Lost in Translation?

Hanna Mattila & Jonne Hytönen

During the last couple of years, the research group of spatial planning and transportation engineering at Aalto University School of engineering has been busy with designing a new master’s programme in the field of planning. One of us has been involved in the process in the role of a lecturer. The other has followed the preparation process as a scholar whose research interests include comparative planning studies, in particular the differences between planning systems in Finland and the English-speaking world. We would like to reflect on a theme that has been repeatedly taken up by both scholars and practicing planners during the preparation for the new master’s programme: Aalto University’s new policy to provide all education at masters’ level degree in English.

Whereas most other research groups at the Aalto School of Engineering have regarded the choice of English language as a great opportunity to internationalize education, academics in the field of planning – not to mention practicing planners – have tended to emphasize the risks involved in this choice. Why is that? To start with, planning is not a discipline that is primarily based on the universal language of mathematics like the pure engineering sciences, but planning ideas are embedded, rather, in particular cultural contexts and communicated via natural language. Of course, planning scholars have already had to adjust to the requirements of international publishing, which means that they have to be able to express their ideas and theories in English. Yet, many scholars are bothered by the fact that something always gets lost in translation.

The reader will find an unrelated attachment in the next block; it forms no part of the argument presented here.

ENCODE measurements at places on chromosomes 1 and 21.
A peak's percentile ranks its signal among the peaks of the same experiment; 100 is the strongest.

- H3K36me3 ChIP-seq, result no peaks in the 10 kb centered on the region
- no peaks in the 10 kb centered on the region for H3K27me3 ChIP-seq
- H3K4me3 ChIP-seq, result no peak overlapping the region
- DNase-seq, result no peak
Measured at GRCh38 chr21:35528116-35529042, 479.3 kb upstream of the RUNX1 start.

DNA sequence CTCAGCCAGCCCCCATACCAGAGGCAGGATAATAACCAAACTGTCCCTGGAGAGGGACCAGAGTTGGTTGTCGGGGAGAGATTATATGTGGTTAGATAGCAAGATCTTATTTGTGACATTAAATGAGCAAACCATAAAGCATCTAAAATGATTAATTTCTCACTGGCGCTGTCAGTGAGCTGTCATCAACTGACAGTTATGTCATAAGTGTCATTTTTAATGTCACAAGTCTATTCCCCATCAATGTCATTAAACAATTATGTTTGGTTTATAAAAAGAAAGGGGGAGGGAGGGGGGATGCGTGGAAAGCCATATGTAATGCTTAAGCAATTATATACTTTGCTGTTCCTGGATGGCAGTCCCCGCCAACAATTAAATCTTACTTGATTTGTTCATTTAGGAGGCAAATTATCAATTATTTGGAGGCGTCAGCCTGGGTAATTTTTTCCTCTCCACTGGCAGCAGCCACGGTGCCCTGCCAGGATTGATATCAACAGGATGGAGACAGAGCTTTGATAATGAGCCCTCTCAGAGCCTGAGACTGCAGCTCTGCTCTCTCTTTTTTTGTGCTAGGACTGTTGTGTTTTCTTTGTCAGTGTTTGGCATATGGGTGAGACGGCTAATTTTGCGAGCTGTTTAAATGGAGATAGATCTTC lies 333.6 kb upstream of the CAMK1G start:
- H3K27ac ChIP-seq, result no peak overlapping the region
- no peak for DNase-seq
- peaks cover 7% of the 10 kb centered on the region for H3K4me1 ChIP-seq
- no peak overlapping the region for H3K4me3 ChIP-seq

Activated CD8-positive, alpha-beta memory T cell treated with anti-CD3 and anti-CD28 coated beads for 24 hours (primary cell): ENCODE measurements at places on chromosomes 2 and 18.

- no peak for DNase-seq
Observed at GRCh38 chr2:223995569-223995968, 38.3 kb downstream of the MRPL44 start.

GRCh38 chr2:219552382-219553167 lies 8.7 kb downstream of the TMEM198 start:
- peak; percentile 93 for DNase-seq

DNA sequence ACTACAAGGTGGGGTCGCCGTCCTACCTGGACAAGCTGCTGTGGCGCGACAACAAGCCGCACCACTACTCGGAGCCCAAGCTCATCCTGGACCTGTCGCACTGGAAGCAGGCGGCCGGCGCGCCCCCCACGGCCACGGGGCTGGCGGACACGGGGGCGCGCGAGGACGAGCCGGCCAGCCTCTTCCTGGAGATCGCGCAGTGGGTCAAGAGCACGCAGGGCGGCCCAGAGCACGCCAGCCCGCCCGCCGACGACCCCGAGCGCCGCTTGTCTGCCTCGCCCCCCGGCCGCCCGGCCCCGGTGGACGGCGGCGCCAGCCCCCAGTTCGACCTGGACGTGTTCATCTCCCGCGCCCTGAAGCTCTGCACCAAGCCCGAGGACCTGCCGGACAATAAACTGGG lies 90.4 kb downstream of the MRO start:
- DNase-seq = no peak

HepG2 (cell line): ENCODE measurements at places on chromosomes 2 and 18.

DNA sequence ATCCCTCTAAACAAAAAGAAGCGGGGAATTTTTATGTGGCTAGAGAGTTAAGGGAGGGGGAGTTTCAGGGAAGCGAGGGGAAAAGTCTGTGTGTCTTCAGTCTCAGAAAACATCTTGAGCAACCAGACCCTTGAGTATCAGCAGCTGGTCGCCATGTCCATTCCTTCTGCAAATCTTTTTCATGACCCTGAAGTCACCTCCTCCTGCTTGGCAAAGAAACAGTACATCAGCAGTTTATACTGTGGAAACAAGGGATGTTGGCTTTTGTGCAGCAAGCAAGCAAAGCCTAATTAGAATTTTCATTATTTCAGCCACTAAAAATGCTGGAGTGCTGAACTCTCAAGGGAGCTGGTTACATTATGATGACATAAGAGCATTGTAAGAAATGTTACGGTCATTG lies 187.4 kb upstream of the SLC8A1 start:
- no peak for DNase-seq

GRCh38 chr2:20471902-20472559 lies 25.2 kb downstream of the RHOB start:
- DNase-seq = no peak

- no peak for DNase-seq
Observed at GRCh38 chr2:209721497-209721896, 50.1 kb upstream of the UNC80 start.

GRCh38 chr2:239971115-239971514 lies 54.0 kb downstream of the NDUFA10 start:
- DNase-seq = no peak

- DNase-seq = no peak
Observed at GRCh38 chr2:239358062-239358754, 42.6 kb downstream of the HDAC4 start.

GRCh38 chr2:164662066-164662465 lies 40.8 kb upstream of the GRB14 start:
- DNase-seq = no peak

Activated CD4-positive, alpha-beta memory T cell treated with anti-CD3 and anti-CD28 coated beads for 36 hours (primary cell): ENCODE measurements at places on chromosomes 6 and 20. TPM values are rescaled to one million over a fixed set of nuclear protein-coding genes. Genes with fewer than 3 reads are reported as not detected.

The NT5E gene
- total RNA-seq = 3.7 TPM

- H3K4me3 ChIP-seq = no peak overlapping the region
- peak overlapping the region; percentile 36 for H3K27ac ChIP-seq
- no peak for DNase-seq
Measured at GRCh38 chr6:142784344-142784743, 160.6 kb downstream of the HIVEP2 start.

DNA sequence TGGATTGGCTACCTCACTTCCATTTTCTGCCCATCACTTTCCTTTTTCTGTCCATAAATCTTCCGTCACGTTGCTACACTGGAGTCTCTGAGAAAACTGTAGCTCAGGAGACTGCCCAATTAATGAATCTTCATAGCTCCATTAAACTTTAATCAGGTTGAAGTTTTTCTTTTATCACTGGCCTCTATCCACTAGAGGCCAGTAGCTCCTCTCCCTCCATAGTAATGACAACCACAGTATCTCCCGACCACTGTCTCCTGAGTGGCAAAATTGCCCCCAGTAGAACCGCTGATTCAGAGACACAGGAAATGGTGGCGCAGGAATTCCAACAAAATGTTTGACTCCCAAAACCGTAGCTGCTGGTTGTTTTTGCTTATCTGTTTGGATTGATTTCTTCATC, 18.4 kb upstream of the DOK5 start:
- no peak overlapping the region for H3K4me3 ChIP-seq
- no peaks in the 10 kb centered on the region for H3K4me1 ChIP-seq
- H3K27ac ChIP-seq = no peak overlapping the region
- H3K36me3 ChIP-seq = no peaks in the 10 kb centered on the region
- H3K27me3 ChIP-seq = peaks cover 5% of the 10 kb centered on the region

We Finns have a special relation to our own language, since it was only a little over 150 years ago that the Finnish language received an official position along Swedish in official and academic contexts. As was argued by the philosopher J. V. Snellman, this position was a precondition for the advances in different fields of Finnish culture – administrative culture included. Now, in academia, we are increasingly disposing both of Finland’s two national languages: Finnish and Swedish. This might pose considerable challenges for Finnish planning culture in the long run. The language through which the planning processes are constructed and in which the planning law is written does matter. Legal concepts and tools are difficult to transplant to another systemic context; straightforward translating of legal terms does not work. This is because, for example, in the English language legal terms convey meanings related to common law or case law contexts that differ in many ways from our own legal tradition.

In a common law context, to put it simply, the primary role of law is the regulation of private-private relationships. This differs from a Finnish context where law can be characterized as a genuine social enterprise. Also, in a common law context the courts hold significant discretion power, and are thus able to function as a backup-mechanism for the justness in planning. Due to various differences, even such a celebrated import from the Anglo-American context as communicative planning theory may be problematic in our context, unless it is carefully modified. In their original Anglo-American context, the ideals of communicative planning were meant to strengthen the position of public interest in planning. In Finland and in the Nordic context in general, however, they may undermine the traditional role of public governments and administration as guardians of the public interest, and open new doors for private interests in an unintended way. In the worst-case scenario, communicative planning turns against its own ideals and erodes the legitimacy of Finnish public planning. This legitimacy is based on strong institutional trust – on the sort of social capital that should not be disregarded as happens when transporting Anglo-American communicative planning practices indiscriminately to new contexts. (see Hytönen 2014)